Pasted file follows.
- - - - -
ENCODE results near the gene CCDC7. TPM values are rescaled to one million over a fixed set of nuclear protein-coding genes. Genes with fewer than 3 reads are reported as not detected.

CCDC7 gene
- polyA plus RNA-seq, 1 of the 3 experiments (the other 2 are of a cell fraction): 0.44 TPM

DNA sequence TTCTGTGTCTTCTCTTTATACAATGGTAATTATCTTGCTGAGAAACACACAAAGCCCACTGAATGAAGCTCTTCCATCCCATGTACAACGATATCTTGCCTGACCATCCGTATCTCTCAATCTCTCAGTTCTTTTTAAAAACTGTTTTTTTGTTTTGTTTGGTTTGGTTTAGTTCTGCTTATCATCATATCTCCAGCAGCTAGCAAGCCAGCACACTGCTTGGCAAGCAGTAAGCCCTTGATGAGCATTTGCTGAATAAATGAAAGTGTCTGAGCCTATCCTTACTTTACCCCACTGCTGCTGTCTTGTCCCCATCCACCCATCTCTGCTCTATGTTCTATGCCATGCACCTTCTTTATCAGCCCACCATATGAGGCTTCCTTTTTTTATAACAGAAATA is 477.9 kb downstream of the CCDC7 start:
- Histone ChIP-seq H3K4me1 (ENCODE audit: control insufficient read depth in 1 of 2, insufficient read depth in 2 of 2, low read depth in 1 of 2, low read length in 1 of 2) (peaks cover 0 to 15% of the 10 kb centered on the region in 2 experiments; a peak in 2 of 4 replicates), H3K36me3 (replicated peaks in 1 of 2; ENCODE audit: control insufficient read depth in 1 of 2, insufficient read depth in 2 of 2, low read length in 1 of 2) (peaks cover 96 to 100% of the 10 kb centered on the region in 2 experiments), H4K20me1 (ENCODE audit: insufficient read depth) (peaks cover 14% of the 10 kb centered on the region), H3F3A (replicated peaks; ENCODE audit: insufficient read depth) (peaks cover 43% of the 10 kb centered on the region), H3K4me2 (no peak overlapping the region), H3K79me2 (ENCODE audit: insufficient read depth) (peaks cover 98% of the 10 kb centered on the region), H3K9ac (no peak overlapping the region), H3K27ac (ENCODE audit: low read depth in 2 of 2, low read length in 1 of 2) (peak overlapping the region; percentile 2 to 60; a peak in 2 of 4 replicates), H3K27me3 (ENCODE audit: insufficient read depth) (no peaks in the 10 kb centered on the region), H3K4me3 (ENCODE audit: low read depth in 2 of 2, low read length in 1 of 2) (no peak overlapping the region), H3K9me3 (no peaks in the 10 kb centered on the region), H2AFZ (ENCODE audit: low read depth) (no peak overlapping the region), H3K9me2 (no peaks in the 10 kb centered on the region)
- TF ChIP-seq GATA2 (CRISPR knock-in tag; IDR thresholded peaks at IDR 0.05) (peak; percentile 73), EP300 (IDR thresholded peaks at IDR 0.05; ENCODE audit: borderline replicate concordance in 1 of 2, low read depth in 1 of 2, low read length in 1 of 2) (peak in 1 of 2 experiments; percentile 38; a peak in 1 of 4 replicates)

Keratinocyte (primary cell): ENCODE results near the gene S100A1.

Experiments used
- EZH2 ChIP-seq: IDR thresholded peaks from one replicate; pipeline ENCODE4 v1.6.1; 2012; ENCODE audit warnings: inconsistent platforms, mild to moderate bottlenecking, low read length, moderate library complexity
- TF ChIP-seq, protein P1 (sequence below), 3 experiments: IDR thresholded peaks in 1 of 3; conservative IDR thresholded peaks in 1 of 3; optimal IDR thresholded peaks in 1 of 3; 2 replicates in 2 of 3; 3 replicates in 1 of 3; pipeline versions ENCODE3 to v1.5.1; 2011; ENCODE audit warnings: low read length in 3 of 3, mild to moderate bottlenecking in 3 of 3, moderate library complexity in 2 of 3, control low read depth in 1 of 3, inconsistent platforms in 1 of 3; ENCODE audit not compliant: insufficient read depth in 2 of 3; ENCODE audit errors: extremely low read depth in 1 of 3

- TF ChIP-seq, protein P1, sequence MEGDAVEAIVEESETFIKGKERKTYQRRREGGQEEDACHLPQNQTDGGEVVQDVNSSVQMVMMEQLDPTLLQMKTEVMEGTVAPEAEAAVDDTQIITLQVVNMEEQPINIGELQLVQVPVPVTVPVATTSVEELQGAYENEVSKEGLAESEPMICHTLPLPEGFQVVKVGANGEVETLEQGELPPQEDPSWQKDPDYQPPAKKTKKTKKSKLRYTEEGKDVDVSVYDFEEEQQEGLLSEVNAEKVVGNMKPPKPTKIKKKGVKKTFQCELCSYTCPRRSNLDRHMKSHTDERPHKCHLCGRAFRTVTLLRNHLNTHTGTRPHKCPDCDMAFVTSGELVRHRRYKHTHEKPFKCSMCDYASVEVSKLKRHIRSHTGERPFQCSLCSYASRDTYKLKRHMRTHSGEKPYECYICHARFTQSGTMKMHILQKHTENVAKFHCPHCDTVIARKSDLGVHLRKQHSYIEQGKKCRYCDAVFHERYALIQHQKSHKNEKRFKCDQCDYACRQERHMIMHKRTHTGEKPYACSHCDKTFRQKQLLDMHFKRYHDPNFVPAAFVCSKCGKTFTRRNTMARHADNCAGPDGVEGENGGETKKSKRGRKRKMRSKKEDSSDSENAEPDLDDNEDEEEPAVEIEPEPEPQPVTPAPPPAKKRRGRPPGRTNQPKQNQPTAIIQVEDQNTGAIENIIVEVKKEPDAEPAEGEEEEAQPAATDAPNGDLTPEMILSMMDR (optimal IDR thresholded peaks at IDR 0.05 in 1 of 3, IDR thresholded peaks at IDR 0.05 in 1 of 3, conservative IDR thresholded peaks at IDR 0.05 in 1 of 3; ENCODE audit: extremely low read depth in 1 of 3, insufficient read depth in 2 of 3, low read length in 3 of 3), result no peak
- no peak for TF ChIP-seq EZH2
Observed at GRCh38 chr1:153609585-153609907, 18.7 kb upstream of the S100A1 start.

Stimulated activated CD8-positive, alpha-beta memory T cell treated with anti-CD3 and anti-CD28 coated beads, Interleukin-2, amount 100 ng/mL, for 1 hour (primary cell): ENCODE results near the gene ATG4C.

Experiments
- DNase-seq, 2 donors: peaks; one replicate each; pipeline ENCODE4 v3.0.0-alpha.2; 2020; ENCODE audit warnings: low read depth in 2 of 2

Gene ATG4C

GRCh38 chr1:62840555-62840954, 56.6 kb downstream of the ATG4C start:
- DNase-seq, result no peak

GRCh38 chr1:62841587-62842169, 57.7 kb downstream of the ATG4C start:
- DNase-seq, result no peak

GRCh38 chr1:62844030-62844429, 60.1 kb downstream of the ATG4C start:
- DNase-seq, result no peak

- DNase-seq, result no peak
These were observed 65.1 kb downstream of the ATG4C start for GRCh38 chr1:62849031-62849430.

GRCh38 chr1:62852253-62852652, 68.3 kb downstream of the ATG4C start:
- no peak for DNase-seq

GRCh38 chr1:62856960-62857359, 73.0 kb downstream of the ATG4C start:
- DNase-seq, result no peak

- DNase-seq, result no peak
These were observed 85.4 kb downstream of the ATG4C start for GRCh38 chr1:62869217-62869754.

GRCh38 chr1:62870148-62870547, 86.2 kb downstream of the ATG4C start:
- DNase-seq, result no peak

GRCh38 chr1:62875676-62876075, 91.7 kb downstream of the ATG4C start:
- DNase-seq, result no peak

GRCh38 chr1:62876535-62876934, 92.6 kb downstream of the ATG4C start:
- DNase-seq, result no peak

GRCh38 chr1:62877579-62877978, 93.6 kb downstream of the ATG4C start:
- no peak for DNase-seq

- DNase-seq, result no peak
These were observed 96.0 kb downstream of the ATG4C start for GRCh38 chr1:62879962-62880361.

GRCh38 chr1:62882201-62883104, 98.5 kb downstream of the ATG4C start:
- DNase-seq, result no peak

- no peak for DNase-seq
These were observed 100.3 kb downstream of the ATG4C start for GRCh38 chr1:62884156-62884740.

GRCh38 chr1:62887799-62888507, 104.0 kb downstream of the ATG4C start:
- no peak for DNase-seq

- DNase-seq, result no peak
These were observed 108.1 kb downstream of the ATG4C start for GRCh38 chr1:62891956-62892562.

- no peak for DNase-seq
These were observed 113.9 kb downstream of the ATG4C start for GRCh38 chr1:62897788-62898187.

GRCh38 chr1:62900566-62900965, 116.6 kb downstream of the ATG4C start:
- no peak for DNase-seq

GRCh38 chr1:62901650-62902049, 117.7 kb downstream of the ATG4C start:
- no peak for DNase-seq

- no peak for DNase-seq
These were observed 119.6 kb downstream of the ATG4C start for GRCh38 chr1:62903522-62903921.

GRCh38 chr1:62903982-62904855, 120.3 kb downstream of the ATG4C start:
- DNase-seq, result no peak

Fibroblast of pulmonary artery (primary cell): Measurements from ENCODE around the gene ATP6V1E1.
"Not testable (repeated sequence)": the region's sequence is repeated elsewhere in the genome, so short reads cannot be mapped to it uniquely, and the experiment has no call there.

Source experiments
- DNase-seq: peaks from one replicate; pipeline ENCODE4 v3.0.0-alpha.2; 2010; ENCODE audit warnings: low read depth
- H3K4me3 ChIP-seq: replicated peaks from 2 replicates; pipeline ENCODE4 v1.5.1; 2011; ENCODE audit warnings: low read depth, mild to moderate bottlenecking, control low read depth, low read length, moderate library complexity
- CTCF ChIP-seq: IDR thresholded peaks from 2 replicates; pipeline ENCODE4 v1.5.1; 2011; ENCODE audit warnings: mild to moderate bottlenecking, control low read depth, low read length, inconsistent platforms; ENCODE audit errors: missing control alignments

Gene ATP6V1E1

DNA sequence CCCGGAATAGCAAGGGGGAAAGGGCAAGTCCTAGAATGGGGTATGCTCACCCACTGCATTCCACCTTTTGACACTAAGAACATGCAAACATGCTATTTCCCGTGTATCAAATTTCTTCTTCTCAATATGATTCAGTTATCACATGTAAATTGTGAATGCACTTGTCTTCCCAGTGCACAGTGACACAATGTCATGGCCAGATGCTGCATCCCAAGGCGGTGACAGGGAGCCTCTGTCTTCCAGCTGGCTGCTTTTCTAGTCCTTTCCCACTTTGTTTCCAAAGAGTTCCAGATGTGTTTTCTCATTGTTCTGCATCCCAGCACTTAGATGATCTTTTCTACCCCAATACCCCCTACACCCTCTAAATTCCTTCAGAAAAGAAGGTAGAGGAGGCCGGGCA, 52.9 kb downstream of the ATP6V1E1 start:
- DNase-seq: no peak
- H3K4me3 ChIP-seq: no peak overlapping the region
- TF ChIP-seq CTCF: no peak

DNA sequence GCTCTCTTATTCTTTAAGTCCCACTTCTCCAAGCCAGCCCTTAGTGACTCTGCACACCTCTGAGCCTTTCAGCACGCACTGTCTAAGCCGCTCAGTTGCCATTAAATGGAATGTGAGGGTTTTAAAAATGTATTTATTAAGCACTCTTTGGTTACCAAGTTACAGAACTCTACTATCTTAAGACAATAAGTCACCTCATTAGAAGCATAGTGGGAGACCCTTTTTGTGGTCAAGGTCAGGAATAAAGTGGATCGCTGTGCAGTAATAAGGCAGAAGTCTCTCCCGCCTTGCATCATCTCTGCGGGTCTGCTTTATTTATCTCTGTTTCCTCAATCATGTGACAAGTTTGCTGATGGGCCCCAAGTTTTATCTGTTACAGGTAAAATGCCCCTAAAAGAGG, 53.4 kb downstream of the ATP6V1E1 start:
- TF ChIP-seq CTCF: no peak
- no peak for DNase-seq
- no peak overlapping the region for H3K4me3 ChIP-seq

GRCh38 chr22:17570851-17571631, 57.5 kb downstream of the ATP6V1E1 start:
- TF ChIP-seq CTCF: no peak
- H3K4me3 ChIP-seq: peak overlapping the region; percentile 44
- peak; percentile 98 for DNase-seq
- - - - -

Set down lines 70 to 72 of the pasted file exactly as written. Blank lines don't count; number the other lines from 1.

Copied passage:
- TF ChIP-seq CTCF: no peak

DNA sequence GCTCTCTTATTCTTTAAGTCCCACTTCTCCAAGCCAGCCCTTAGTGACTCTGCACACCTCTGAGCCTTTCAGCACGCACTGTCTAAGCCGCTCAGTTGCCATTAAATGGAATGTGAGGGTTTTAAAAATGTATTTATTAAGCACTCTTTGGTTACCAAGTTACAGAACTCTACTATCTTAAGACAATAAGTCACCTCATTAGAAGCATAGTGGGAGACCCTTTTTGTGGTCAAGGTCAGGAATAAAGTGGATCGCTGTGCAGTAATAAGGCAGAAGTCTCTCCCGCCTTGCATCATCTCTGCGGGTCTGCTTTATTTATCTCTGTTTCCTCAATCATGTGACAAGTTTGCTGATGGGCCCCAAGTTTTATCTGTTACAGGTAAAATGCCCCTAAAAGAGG, 53.4 kb downstream of the ATP6V1E1 start:
- TF ChIP-seq CTCF: no peak